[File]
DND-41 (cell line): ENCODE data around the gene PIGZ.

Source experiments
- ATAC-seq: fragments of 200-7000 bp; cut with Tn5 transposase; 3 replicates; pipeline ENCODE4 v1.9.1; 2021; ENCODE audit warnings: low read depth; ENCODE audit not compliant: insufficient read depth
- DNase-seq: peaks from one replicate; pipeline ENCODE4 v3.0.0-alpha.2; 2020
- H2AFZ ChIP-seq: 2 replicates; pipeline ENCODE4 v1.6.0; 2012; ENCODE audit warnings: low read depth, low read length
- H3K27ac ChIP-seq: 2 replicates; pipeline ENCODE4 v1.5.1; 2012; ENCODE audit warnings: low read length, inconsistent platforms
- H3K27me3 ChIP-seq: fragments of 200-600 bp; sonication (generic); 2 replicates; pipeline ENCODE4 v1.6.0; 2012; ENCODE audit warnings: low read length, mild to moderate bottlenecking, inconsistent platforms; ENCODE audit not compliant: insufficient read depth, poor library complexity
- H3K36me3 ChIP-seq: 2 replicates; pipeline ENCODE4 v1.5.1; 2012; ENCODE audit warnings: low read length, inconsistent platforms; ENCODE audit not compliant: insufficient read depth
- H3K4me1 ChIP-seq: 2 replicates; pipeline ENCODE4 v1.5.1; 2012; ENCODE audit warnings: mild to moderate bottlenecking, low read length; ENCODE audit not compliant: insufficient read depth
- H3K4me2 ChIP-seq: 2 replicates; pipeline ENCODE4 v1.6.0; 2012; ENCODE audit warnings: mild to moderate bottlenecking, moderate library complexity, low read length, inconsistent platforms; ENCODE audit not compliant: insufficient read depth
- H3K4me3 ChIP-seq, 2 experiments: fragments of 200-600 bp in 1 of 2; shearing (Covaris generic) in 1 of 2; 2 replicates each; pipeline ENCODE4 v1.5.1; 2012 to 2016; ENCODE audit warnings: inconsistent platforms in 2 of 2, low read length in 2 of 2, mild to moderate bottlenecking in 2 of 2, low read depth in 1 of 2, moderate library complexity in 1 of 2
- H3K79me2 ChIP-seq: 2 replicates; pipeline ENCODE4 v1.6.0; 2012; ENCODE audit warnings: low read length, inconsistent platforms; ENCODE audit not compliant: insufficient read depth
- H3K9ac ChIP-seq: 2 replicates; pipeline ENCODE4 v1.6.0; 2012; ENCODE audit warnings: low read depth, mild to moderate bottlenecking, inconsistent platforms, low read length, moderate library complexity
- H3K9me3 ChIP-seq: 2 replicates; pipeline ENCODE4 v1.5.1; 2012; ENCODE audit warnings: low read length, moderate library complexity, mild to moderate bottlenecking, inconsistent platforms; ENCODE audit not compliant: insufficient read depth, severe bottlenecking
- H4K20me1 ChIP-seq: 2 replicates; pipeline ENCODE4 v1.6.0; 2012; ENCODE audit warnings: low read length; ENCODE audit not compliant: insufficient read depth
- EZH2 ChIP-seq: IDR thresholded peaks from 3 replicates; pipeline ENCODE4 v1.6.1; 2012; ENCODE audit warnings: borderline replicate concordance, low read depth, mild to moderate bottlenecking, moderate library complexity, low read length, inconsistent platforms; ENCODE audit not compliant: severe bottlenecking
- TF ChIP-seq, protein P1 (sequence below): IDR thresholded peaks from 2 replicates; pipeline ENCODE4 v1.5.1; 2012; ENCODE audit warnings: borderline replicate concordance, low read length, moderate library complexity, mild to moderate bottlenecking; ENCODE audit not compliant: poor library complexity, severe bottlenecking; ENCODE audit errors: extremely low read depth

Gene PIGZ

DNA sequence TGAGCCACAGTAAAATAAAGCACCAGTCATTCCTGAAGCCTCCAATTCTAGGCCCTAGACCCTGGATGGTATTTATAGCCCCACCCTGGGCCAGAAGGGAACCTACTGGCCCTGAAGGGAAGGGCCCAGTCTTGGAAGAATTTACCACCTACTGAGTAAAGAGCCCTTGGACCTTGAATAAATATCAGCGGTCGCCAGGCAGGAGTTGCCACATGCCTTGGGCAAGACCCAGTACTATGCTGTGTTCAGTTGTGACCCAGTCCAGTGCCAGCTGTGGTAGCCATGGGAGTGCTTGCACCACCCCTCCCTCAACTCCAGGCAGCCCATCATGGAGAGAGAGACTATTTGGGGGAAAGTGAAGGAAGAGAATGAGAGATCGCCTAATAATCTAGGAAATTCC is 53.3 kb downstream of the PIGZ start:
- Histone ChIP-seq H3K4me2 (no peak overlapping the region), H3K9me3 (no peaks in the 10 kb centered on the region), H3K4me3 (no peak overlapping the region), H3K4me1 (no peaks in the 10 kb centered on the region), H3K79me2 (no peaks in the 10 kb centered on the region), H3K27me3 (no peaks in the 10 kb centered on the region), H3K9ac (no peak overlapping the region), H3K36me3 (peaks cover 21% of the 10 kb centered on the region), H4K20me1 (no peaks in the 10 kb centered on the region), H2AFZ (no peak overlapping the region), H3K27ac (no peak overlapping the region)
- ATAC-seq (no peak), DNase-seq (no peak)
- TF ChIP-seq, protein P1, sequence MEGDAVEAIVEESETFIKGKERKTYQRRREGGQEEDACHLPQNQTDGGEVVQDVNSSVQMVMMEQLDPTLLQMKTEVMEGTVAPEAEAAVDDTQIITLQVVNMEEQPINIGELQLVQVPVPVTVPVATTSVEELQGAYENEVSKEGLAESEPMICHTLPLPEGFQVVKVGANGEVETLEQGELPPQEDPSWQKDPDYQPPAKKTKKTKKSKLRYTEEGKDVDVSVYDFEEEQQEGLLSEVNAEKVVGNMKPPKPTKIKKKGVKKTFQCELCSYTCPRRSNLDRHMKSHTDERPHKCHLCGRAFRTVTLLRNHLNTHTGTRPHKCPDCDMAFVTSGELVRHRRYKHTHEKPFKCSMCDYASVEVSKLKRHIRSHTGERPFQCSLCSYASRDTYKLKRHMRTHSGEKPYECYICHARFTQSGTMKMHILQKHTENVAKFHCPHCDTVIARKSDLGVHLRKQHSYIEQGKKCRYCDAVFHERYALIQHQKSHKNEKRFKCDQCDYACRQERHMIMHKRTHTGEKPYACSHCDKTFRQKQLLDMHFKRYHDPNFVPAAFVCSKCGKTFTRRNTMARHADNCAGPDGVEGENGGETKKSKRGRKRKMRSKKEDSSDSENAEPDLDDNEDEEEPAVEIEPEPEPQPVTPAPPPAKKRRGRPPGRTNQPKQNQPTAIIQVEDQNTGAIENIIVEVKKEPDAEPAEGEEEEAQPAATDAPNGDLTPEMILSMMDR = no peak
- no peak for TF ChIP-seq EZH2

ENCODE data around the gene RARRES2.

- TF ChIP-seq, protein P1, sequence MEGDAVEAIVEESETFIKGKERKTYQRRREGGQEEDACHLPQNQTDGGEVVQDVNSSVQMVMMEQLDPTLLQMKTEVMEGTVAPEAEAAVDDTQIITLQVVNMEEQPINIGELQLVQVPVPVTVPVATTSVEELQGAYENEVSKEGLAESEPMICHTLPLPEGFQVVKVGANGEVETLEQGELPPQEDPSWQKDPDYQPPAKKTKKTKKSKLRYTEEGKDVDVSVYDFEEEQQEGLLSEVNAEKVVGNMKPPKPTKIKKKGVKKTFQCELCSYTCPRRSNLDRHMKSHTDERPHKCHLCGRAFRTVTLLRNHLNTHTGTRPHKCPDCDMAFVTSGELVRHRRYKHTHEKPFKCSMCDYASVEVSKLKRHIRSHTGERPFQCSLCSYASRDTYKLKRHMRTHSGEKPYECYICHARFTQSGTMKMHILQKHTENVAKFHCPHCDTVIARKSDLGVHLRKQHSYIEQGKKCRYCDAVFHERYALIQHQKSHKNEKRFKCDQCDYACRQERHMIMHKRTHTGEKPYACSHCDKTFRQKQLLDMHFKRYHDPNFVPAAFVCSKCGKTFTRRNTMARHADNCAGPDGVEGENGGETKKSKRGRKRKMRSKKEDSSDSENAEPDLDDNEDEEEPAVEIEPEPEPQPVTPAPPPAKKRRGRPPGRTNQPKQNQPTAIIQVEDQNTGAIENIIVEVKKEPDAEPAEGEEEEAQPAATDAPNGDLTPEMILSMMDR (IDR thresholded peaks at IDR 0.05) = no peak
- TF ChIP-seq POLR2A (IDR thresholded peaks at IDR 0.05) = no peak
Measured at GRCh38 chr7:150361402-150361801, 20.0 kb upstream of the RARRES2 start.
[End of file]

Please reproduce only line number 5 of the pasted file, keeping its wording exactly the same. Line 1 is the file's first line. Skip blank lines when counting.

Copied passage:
- H2AFZ ChIP-seq: 2 replicates; pipeline ENCODE4 v1.6.0; 2012; ENCODE audit warnings: low read depth, low read length